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Mandaeanism

From Thelemapedia

Mandaeanism is a pre-Christian religion which has been classified by scholars as Gnostic.

Since the 1st century AD the Mandaeans (Mandai) have mainly lived in the borderland areas of Iraq and Iran. Many have fled the region since the 1990s due to the unstable political climate and have immigrated worldwide. There is no official census of the Mandaeans; conservative guesses at current population size have been made in the range of 50,000 to 70,000.

In reference to their connection to the Qur'an as the Sabians, Mandaeans are called Subi by their Muslim neighbors. The Mandaeans have also been called the "Christians of St. John" (a misnomer, since they are not Christians) based on a comment made by Portuguese monks in the 16th century. The Mandaeans may also be the same "Nasoraeans" indicated in the works of Epiphanius. The Mandaeans have remained separate and intensely private—what has been reported of them has mostly come from outsiders.

The Mandaeans are labeled as gnostics due to the Mandaic word manda, which can be translated as knowledge, the same word as "gnosis" in Greek. Thus Mandaeanism can be seen as a "Gnostic" religion. It is the only remaining Gnostic religion excluding revivals like the Manichaean Orthodox Church [1] (http://essenes.net) still in practice.

Part of the Mandaean ritual dress, called a rasta, includes a white turban symbolizing the great mystery of radiance, light and glory.

Table of contents

Mandaean beliefs

The Mandaean religion has a more strict dualistic nature than most Gnosticism. Instead of a large pleroma, for the Mandaeans there exists a clearer division between light and darkness. The ruler of darkness is called Ptahil (similar to the Gnostic Demiurge), and the originator of the light (i.e. God) is only known as "the great first Life from the worlds of light, the sublime one that stands above all works". When this being emanated, other spiritual beings became increasingly corrupted, and they and their ruler Ptahil created our world.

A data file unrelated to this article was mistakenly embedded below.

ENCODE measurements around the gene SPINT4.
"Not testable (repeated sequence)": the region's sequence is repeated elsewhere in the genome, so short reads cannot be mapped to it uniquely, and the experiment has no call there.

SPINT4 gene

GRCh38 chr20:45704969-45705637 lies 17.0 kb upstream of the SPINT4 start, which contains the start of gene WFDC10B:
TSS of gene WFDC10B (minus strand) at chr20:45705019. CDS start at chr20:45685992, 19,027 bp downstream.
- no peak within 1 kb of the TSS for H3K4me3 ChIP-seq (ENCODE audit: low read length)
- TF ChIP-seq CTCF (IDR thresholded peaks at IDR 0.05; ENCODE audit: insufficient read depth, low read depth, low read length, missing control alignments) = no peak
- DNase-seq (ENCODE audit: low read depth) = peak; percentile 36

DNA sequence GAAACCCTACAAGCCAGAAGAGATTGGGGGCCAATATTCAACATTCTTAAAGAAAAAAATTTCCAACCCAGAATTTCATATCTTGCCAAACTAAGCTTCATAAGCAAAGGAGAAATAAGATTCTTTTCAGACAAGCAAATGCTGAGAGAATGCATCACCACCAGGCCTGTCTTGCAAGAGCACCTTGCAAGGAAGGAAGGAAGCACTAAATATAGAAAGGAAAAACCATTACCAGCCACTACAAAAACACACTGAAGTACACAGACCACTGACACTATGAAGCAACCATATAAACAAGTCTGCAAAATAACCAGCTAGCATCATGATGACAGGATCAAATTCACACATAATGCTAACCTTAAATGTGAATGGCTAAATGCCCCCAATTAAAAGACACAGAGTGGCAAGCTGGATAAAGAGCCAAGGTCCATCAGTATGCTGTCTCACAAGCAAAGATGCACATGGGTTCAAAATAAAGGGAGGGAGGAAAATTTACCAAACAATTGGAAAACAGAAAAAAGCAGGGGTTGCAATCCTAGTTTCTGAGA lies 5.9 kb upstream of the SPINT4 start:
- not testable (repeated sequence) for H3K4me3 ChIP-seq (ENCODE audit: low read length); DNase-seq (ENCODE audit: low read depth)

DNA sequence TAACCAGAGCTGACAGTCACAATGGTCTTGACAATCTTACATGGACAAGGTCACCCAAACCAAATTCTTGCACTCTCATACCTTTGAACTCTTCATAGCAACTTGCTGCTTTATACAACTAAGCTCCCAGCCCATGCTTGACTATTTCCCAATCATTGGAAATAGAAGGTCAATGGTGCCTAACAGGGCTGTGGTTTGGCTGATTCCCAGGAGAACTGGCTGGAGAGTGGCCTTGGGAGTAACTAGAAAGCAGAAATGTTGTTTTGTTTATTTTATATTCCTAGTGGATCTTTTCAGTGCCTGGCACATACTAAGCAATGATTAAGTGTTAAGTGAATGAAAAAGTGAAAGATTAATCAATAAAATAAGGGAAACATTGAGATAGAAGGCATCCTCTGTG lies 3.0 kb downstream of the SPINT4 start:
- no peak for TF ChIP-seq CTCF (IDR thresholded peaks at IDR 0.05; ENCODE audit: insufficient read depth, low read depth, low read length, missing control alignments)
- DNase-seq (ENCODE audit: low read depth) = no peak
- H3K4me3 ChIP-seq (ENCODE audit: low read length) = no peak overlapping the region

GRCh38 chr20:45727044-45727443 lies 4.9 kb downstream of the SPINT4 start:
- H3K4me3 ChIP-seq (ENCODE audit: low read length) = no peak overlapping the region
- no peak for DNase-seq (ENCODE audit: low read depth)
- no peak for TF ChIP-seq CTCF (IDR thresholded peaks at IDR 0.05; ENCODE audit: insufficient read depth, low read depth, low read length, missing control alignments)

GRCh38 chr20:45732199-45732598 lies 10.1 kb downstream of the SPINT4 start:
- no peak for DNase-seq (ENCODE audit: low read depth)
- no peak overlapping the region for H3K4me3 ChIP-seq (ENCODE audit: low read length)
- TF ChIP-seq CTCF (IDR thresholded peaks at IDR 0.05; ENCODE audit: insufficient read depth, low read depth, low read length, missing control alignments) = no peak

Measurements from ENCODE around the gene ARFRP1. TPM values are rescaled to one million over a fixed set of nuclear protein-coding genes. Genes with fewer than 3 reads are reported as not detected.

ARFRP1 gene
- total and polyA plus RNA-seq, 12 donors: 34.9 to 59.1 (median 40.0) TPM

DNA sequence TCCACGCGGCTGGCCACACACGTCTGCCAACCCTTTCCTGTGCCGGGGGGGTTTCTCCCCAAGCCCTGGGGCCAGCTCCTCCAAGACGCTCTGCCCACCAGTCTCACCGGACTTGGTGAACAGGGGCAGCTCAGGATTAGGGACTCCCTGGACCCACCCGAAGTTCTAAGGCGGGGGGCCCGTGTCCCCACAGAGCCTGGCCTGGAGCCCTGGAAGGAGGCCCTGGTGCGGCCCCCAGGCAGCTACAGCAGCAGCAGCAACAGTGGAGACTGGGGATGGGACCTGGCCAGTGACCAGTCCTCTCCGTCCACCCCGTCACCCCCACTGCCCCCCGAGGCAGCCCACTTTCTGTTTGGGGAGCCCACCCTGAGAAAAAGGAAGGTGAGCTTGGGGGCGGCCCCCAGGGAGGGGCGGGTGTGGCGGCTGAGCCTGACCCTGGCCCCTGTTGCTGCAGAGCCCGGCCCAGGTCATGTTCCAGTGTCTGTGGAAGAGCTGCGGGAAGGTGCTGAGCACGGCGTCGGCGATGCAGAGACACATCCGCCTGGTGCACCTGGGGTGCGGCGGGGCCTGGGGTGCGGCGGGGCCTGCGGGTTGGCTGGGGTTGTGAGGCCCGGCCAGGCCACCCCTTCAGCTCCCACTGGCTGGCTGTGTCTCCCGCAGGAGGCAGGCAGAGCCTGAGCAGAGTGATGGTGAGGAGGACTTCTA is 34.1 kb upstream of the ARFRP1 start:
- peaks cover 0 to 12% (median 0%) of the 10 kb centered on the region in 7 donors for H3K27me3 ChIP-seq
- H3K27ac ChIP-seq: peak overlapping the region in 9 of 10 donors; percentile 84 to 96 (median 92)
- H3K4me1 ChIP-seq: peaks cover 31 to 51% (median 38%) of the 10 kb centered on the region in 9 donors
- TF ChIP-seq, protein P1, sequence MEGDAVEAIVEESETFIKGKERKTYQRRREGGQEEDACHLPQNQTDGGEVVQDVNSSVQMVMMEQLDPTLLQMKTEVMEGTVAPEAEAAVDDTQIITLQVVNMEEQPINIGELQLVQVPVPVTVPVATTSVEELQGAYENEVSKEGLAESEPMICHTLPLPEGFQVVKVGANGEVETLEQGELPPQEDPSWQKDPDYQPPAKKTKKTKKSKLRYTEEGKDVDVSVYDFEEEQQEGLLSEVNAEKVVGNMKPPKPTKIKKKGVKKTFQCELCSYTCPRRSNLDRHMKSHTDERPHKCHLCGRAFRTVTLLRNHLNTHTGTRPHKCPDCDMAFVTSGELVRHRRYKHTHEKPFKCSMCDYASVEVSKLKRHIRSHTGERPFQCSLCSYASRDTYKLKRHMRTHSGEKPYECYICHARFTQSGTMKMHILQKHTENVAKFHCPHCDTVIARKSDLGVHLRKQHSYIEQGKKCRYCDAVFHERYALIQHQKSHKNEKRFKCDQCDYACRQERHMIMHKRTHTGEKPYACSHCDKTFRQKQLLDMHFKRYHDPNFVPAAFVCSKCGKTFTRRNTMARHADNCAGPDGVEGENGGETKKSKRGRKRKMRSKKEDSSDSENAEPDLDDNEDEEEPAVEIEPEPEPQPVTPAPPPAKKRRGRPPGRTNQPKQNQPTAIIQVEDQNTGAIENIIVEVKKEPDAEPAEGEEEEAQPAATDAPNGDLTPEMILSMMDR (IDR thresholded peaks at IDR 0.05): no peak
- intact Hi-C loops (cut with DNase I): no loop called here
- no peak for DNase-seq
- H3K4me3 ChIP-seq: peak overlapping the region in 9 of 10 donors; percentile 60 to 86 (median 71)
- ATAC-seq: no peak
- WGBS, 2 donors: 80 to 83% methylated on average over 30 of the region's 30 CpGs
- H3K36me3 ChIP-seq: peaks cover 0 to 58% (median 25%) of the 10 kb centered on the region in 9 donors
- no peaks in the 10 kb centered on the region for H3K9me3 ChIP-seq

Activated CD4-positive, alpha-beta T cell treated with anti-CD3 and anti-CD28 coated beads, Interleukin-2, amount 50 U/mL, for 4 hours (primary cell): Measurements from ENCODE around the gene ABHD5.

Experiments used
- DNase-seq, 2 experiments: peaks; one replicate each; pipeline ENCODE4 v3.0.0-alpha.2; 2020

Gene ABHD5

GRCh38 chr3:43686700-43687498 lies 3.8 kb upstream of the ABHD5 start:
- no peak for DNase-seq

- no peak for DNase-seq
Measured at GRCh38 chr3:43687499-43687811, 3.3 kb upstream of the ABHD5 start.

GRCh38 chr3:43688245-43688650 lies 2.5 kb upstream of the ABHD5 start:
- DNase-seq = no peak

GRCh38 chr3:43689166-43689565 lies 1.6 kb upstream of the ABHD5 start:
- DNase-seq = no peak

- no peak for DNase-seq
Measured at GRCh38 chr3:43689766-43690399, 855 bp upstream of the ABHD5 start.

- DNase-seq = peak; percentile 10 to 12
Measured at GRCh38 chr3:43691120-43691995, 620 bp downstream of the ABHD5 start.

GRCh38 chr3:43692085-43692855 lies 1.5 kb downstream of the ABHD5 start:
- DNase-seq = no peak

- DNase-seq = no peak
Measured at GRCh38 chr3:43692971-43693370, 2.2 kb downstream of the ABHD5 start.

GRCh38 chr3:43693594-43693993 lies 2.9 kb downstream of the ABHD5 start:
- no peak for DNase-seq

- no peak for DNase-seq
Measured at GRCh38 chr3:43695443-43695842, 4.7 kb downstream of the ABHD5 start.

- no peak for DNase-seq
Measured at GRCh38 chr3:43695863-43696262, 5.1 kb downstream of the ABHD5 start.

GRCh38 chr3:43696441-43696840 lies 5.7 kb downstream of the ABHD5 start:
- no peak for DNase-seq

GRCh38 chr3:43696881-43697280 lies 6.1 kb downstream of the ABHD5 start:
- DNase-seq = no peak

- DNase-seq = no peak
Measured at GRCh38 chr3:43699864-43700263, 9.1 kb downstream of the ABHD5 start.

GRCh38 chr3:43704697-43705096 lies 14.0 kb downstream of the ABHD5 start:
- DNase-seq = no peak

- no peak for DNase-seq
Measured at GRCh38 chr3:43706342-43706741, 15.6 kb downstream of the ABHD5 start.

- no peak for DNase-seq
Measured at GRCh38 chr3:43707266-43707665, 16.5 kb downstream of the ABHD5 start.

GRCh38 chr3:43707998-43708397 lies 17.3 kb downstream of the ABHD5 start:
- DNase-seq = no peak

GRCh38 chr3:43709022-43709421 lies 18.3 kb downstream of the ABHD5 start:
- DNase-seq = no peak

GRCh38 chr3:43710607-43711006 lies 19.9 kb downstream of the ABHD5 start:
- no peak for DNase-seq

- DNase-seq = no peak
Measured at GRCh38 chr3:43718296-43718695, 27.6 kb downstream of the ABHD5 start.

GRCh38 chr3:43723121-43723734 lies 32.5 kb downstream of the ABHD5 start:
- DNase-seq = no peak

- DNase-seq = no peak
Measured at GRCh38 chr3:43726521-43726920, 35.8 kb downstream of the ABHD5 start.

Mandaeans believe that Abraham, Moses, Jesus, and Mohammed were false prophets; instead they acknowledge John the Baptist, whom they see as one of their greatest teachers. There is some confusion that the Mandaeans came after John the Baptist, while in fact they existed before him; according to Mandaean dogma, Mandaeanism was the original religion of Adam. In the Mandaean library of scriptures there is a book of John called Sidra d Yahia, which includes a dialogue between John and Jesus. They also have a hierarchical clergy, practice frequent baptism, and hold public worship on Sundays. They deplore fasting and monasticism, and believe in peace above all.

There are many Mandaean scriptures, the most important being the Ginza Rba, a collection of history, theology, and prayers. On the Internet, the Ginza Rba is often confused with the Qolusta, which was translated by E.S. Drower in her book titled "The Canonical Prayerbook of the Mandaeans." The language used is called Mandaic, a language closely related to Aramaic.

Influences

According to the Fihrist of ibn al-Nadim, Mani, the founder of Manichaeism, was brought up within the Elkasite (Elchasaite) sect. The Elchasaites were a Christian baptismal sect which may have been related to the Mandaeans. The members of this sect, like the Mandaeans, wore white and performed baptisms. They dwelled in east Palestine and northern Mesopotamia, from where the Mandaeans migrated to southern Mesopotamia, according to the Harran Gawaitha legend. Mani later left the Elkasaites to found his own religion. In a remarkable comparative analysis, Mandaean scholar Säve-Söderberg demonstrated that Mani's Psalms of Thomas were closely related to Mandaean texts. This would imply that Mani had access to Mandaean religious literature. This leads to the question of just how close the origins of the Elchasaites, Mani, and the Mandaeans are to one other.

External links

References

Retrieved from "http://www.thelemapedia.org/index.php/Mandaeanism"

This page has been accessed 4375 times. This page was last modified 09:21, 15 Jul 2005. Content is available under GNU Free Documentation License 1.2.


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